Herbalism is the study of herbs for their healing properties. Herbs have been used for their medicinal properties for thousands of years. Herbs can be found growing in the natural world. The term Herb refers to any plant with leaves, seeds, roots, or flowers used for flavoring, food, medicine, or perfume.
Herbalists are people who have studied the uses of herbs and are knowledgeable in the properties and qualities in order to approach each individual situation and provide a holistic option to support the system in healing and finding balance. Focusing on the underlying cause of the condition, instead of the problem, herbalists are able to recommend herbs that support the body as a whole.
Herbal medicine is plant-based medicine and is the oldest form of medicine we know of. Archaeological evidence indicates that the use of medicinal plants dates back to the Paleolithic age, approximately 60,000 years ago. Written evidence of herbal remedies dates back over 5,000 years to the Sumerians, who compiled lists of plants.
A huge variety of plants can be used in a medicinal way, with each part of the plant having different medicinal qualities and requiring different approaches. Often, both fresh and dried plant parts can be used, but this will depend on the herb. See the botany database at Wondrous Roots, Keene NH: https://shopwondrousroots.com/rebeccas-medicinal-herb-database/.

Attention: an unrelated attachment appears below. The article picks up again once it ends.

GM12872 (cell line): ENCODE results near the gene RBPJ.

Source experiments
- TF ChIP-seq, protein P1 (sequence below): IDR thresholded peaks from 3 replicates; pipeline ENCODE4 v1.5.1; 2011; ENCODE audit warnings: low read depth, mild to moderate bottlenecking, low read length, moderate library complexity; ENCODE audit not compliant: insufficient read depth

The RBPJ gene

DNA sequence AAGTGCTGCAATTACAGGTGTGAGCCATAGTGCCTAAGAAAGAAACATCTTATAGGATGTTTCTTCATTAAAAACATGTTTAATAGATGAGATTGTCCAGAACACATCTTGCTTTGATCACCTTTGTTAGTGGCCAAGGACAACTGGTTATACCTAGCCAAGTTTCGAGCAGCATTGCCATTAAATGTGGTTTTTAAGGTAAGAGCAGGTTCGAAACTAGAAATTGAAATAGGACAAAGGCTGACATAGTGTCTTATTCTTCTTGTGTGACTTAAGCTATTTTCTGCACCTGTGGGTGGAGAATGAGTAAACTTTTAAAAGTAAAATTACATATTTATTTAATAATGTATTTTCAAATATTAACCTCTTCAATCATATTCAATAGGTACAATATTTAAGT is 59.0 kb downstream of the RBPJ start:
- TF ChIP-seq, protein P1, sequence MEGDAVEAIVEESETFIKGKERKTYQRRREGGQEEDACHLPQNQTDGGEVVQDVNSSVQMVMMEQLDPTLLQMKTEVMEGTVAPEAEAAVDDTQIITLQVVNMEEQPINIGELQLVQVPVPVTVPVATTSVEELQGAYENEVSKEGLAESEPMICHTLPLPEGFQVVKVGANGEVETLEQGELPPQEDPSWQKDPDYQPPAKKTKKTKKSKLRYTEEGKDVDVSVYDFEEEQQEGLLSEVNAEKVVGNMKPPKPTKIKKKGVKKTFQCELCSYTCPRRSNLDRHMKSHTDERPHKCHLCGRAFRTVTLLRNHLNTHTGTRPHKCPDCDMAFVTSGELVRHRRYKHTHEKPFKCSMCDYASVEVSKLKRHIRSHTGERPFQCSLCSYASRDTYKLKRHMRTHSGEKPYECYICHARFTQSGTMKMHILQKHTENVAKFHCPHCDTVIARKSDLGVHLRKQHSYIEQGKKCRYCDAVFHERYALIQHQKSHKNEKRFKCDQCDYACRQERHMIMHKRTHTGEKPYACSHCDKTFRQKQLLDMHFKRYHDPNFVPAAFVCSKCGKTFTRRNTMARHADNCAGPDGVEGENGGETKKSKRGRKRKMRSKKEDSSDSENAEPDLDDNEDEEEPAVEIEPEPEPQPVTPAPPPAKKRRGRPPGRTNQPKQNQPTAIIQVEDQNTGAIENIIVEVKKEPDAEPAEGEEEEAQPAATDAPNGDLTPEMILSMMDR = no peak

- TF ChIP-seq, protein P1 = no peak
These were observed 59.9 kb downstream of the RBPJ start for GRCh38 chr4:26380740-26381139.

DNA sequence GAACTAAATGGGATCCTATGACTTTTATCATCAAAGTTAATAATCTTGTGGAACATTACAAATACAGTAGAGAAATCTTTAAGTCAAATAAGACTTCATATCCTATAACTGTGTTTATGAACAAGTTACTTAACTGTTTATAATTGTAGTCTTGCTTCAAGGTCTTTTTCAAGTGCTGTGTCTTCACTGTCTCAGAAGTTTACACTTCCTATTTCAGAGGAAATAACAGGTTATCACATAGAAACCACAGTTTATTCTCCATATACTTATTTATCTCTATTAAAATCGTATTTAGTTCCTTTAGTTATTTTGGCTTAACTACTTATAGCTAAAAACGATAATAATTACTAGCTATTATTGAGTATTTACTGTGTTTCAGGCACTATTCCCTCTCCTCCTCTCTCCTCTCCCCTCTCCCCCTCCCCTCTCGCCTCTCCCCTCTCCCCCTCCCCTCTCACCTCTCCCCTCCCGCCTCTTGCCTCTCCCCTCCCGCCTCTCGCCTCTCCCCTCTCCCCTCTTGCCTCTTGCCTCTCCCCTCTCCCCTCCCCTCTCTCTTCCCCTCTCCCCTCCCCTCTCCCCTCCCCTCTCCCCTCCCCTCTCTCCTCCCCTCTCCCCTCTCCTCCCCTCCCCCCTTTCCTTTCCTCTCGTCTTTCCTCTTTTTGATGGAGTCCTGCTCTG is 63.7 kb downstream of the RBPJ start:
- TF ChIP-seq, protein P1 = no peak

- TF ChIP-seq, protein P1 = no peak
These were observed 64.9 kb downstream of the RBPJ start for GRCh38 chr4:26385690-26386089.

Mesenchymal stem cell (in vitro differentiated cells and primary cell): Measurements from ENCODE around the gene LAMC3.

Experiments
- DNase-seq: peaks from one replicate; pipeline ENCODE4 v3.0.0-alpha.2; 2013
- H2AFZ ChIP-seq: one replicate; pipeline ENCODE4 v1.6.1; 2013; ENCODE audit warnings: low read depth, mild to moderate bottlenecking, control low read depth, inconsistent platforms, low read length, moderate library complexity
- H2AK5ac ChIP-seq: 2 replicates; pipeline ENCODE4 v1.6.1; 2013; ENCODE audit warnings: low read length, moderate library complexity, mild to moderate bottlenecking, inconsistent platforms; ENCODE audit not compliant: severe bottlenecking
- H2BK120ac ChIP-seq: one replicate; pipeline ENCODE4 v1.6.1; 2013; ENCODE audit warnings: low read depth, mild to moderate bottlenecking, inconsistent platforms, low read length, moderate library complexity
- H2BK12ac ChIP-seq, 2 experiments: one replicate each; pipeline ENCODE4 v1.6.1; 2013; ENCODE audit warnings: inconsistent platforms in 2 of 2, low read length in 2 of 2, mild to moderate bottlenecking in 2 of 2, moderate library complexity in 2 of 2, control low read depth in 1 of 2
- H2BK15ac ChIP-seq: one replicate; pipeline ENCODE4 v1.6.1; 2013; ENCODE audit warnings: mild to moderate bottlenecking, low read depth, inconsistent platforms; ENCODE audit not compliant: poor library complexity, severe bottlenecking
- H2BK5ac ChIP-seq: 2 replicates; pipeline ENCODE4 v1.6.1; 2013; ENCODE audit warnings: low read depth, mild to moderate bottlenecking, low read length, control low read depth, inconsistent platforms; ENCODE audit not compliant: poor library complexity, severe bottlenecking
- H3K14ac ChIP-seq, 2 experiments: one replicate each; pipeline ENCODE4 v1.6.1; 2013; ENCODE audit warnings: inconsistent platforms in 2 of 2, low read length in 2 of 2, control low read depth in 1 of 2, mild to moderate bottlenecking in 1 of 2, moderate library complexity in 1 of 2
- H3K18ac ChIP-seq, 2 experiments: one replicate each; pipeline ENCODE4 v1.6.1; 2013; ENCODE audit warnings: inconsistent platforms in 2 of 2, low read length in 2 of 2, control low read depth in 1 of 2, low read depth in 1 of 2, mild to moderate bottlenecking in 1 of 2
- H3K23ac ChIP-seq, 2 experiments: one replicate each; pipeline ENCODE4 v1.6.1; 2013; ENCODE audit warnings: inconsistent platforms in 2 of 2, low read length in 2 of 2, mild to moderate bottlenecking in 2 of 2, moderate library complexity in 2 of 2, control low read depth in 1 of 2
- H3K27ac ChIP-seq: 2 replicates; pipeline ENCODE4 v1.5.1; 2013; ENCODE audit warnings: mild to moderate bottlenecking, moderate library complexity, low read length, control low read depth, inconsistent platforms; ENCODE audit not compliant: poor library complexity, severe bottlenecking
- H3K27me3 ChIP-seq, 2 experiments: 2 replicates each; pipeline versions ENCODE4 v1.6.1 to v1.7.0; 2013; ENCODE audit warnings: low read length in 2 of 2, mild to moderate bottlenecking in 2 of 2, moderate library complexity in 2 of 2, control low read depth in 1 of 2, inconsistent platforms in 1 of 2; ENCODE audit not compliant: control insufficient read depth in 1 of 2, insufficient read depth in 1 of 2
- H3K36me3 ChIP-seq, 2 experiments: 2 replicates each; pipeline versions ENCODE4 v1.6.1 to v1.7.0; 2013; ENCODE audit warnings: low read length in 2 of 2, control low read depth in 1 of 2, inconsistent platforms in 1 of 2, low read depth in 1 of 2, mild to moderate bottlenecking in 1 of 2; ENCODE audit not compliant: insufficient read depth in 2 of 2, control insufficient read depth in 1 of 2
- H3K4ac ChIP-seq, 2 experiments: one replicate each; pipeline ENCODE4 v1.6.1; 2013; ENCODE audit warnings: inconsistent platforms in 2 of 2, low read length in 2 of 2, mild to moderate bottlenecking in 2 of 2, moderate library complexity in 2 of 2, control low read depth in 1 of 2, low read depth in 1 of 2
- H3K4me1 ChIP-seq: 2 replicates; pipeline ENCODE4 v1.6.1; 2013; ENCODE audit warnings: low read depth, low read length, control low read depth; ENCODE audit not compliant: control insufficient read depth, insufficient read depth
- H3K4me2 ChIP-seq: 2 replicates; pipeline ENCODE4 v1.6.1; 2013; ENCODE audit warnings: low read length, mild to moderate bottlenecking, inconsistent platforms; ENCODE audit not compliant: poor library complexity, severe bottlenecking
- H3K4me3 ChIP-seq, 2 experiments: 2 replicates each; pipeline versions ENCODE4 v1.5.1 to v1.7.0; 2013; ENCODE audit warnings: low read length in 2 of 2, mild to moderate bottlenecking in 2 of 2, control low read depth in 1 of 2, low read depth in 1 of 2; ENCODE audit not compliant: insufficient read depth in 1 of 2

Herbs are made up of complex constituents that have unique qualities. These qualities can support the body to heal and overcome illness. All herbs will have their own uses and trained herbalists will be able to recommend the appropriate herb for the condition you’re seeking help with.
Herbs can be used singly (known as ‘simples’) or mixed with other herbs to create a formula. Herbalists may recommend a formula they’ve made and used before, or they may make something unique to you.
It is important that when seeking advice and engaging in the services of an herbalist to confirm their base of knowledge by asking for their experience and who they have studied under.
Teas – soaking herbs in hot water for up to 15 minutes.
Infusions – steeped herbs in boiling or almost boiling water for a set amount of time.
Syrups – a thick liquid made with herbs
Poultices – moistened herbs wrapped in a cloth and pressed on local site
Decoction – similar to infusions, typically soaked longer and using the harder parts of the plant.
Lotions – infusions or decoctions made into a smooth liquid
Compress – a wrung out cloth that’s been steeped in an infusion or decoction
Steam inhalations – heating water with herbs to create steam and carefully inhaling the steam produced
Tinctures – soaking herbs for an extended period of time in alcohol, water or glycerin. Measurements are specific and length of time is important.
Oil-based – soaking herbs for a specific period of time in oil for topical applications.
Powders – dehydrated herbs
Gargles and mouthwashes
Pessaries and suppositories